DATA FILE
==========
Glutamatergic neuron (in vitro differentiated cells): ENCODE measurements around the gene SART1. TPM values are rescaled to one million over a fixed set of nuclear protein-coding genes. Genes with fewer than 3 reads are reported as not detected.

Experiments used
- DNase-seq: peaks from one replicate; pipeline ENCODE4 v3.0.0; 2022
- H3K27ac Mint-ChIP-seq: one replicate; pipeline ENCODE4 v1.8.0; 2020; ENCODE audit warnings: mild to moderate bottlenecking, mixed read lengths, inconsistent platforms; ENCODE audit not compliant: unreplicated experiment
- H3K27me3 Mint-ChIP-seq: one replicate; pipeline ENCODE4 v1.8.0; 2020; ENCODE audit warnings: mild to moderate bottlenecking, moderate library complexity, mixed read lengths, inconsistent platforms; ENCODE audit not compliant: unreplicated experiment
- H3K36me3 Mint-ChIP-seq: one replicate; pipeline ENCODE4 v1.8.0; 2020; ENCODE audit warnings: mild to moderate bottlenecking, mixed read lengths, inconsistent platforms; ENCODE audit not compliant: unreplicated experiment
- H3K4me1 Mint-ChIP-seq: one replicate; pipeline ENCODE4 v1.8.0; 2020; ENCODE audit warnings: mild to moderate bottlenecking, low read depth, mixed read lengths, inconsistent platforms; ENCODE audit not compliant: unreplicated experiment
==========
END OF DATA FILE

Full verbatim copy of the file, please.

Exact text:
Glutamatergic neuron (in vitro differentiated cells): ENCODE measurements around the gene SART1. TPM values are rescaled to one million over a fixed set of nuclear protein-coding genes. Genes with fewer than 3 reads are reported as not detected.

Experiments used
- DNase-seq: peaks from one replicate; pipeline ENCODE4 v3.0.0; 2022
- H3K27ac Mint-ChIP-seq: one replicate; pipeline ENCODE4 v1.8.0; 2020; ENCODE audit warnings: mild to moderate bottlenecking, mixed read lengths, inconsistent platforms; ENCODE audit not compliant: unreplicated experiment
- H3K27me3 Mint-ChIP-seq: one replicate; pipeline ENCODE4 v1.8.0; 2020; ENCODE audit warnings: mild to moderate bottlenecking, moderate library complexity, mixed read lengths, inconsistent platforms; ENCODE audit not compliant: unreplicated experiment
- H3K36me3 Mint-ChIP-seq: one replicate; pipeline ENCODE4 v1.8.0; 2020; ENCODE audit warnings: mild to moderate bottlenecking, mixed read lengths, inconsistent platforms; ENCODE audit not compliant: unreplicated experiment
- H3K4me1 Mint-ChIP-seq: one replicate; pipeline ENCODE4 v1.8.0; 2020; ENCODE audit warnings: mild to moderate bottlenecking, low read depth, mixed read lengths, inconsistent platforms; ENCODE audit not compliant: unreplicated experiment